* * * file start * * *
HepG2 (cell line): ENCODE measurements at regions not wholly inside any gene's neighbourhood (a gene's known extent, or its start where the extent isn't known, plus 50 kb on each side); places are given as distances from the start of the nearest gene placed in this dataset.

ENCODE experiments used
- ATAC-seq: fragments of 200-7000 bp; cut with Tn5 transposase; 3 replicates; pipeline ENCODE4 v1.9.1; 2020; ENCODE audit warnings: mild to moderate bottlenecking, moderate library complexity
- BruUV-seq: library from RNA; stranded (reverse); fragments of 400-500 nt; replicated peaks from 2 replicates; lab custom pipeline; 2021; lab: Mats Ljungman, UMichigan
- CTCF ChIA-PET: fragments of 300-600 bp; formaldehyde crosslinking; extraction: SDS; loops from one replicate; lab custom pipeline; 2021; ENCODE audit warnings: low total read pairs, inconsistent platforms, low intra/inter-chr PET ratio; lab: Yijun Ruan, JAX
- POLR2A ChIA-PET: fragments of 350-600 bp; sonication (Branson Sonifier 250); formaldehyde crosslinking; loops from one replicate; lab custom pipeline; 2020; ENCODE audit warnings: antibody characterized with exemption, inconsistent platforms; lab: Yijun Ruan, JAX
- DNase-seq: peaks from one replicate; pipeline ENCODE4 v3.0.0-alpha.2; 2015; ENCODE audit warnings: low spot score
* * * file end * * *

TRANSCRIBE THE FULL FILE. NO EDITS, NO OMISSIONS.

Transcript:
HepG2 (cell line): ENCODE measurements at regions not wholly inside any gene's neighbourhood (a gene's known extent, or its start where the extent isn't known, plus 50 kb on each side); places are given as distances from the start of the nearest gene placed in this dataset.

ENCODE experiments used
- ATAC-seq: fragments of 200-7000 bp; cut with Tn5 transposase; 3 replicates; pipeline ENCODE4 v1.9.1; 2020; ENCODE audit warnings: mild to moderate bottlenecking, moderate library complexity
- BruUV-seq: library from RNA; stranded (reverse); fragments of 400-500 nt; replicated peaks from 2 replicates; lab custom pipeline; 2021; lab: Mats Ljungman, UMichigan
- CTCF ChIA-PET: fragments of 300-600 bp; formaldehyde crosslinking; extraction: SDS; loops from one replicate; lab custom pipeline; 2021; ENCODE audit warnings: low total read pairs, inconsistent platforms, low intra/inter-chr PET ratio; lab: Yijun Ruan, JAX
- POLR2A ChIA-PET: fragments of 350-600 bp; sonication (Branson Sonifier 250); formaldehyde crosslinking; loops from one replicate; lab custom pipeline; 2020; ENCODE audit warnings: antibody characterized with exemption, inconsistent platforms; lab: Yijun Ruan, JAX
- DNase-seq: peaks from one replicate; pipeline ENCODE4 v3.0.0-alpha.2; 2015; ENCODE audit warnings: low spot score